Thrombosis and pregnancy
Increased risk of thrombosis
The relative risk of contracting a deep leg and/or pelvic vein thrombosis during pregnancy and the confinement period is 5 to 6 times higher than in non-pregnant women. The data on the frequency of thrombosis are scattered over a wide range, because the objective diagnostic procedures such as phlebography or the radiofibrinogen test are usually only used with great reservation, if at all, in pregnancy. Furthermore, the clinical signs of thrombosis are not completely reliable and it is often difficult to distinguish between superficial thrombophlebitis and deep thrombosis.
The peak incidence of thrombosis in pregnancy is in the second trimester of pregnancy. The left leg is affected very much more frequently than the right. The cause of this is probably the right iliac artery compressing the left iliac vein as it crosses it.
Pathogenesis of thrombosis in pregnancy
The three pathogenetic factors in Virchow's triad are also decisive for the onset of thrombosis in pregnancy:
- alterations in normal blood flow
- alterations in the constitution of blood
- vessel integrity
Thrombosis in pregnancy can be the result of alterations in normal blood flow in the lower limbs caused by obstruction of venous return flow by the growing uterus.
The risk of thrombosis is heightened by corresponding changes in the coagulation system, because a marked increase synthesis of plasma coagulation factors and the platelets is often seen.
In particular, there may be a sharp increase in fibrinogen levels up to twice the normal level (400 to 650 mg/dL) during late pregnancy. Furthermore, the factors in the fibrinolysis system are also seen to decrease.
The deep leg and pelvic vein thromboses seen after Caesarean section account for about three to eight percent in the absence of anticoagulation prophylaxis, i.e. they are four to eight times more common than after vaginal delivery. The death rate (mortality) from embolism amounts to two to three percent and is thus 10 times higher than after spontaneous deliveries.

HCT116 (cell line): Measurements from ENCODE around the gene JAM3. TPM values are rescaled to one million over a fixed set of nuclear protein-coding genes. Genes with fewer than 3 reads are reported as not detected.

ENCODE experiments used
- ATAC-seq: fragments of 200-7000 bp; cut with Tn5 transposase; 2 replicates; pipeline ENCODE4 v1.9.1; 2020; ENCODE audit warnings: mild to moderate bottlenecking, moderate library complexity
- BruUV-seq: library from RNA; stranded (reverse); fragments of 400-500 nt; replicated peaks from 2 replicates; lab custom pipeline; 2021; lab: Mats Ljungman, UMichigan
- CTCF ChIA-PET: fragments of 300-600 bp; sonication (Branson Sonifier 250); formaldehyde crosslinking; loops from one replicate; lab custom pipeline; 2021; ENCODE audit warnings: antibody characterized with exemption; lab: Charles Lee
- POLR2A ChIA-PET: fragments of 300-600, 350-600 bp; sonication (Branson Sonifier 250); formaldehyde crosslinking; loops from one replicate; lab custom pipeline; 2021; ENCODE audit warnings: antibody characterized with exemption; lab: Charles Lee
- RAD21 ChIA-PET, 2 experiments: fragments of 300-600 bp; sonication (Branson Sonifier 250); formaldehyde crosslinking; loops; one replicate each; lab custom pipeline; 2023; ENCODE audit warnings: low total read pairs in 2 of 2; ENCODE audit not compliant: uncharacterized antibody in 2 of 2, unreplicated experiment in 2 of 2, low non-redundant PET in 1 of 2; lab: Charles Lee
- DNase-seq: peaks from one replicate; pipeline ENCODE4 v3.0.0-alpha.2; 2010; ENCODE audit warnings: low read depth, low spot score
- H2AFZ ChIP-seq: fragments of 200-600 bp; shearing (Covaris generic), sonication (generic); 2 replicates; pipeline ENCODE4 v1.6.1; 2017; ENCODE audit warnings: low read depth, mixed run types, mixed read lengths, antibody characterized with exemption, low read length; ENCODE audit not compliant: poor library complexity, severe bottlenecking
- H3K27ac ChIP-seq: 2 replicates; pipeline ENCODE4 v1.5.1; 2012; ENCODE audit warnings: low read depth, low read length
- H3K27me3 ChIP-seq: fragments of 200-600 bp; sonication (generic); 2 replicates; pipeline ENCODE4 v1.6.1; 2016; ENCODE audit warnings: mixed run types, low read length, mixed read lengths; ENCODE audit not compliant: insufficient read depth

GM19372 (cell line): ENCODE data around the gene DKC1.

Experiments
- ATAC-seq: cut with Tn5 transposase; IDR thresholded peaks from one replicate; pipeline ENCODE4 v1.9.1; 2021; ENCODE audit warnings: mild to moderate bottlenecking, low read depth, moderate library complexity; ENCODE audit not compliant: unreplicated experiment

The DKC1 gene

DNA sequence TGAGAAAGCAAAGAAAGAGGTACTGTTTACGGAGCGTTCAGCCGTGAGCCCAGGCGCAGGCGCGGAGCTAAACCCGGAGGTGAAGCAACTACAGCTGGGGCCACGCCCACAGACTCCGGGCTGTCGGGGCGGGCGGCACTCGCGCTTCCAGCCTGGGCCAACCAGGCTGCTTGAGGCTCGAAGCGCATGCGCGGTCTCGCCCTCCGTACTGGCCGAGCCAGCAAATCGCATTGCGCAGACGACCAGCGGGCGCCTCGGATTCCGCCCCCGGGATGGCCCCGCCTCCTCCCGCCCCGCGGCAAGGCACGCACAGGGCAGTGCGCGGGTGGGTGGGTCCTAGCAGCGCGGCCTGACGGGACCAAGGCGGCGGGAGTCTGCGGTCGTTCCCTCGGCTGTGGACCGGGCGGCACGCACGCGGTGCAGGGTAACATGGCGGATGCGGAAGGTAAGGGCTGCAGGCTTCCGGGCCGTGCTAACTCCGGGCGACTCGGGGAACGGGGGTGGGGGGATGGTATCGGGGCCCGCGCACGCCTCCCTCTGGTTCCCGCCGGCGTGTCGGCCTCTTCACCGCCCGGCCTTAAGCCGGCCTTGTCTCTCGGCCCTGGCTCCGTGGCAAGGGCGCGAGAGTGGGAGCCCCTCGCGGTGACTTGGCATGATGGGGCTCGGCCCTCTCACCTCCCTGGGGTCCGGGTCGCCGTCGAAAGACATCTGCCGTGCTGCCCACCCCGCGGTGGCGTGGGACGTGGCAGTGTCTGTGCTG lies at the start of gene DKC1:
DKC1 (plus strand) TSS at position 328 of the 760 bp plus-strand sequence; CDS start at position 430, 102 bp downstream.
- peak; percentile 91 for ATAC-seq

Surgical trauma to vessels and tissues with the increased presence of thromboplastic material in the circulation may be considered as the cause. Patients who develop an infection of the periuterine segments of the vessels are at particular risk.
How can thrombophlebitis be treated?
Thrombophlebitis is a superficial inflammation that occurs particularly often along the long or short saphenous veins. As a rule, the clots are small and separation is uncommon in deep veins, due to the course of the veins and the anatomy of the valves. Treatment consists of local physical measures, namely compression stockings, alcohol compresses and mobilisation of the patients. The compression therapy promotes the efficiency of the muscle pump in the legs and thus venous return, which prevents progression of the thrombosis.
Epidemiologically proven risks related to the onset of thrombosis during pregnancy and the confinement period are:
- older pregnant woman
- previous thromboembolic events
- varicose veins and
- previous Caesarean section
Pregnant women at particular risk of thromboembolic complications should be registered as early as possible.
Besides physical (compression garments) and physiotherapy prophylaxis, thrombosis prophylaxis with drugs may be necessary depending on how serious the risk is.
Low molecular heparin (e.g. Fragmin P or Fraxiparin) is normally used because it is safe and simple to administer. These drugs are administered once daily using a prefilled syringe.
Hypercoagulability in pregnancy
A series of congenital and acquired diseases leads to a higher incidence of thromboembolic complications in normal life and therefore in pregnancy all the more so.
Besides treatment of the underlying disease, particularly careful physical and medicamentous thrombosis prevention is necessary in pregnancy.
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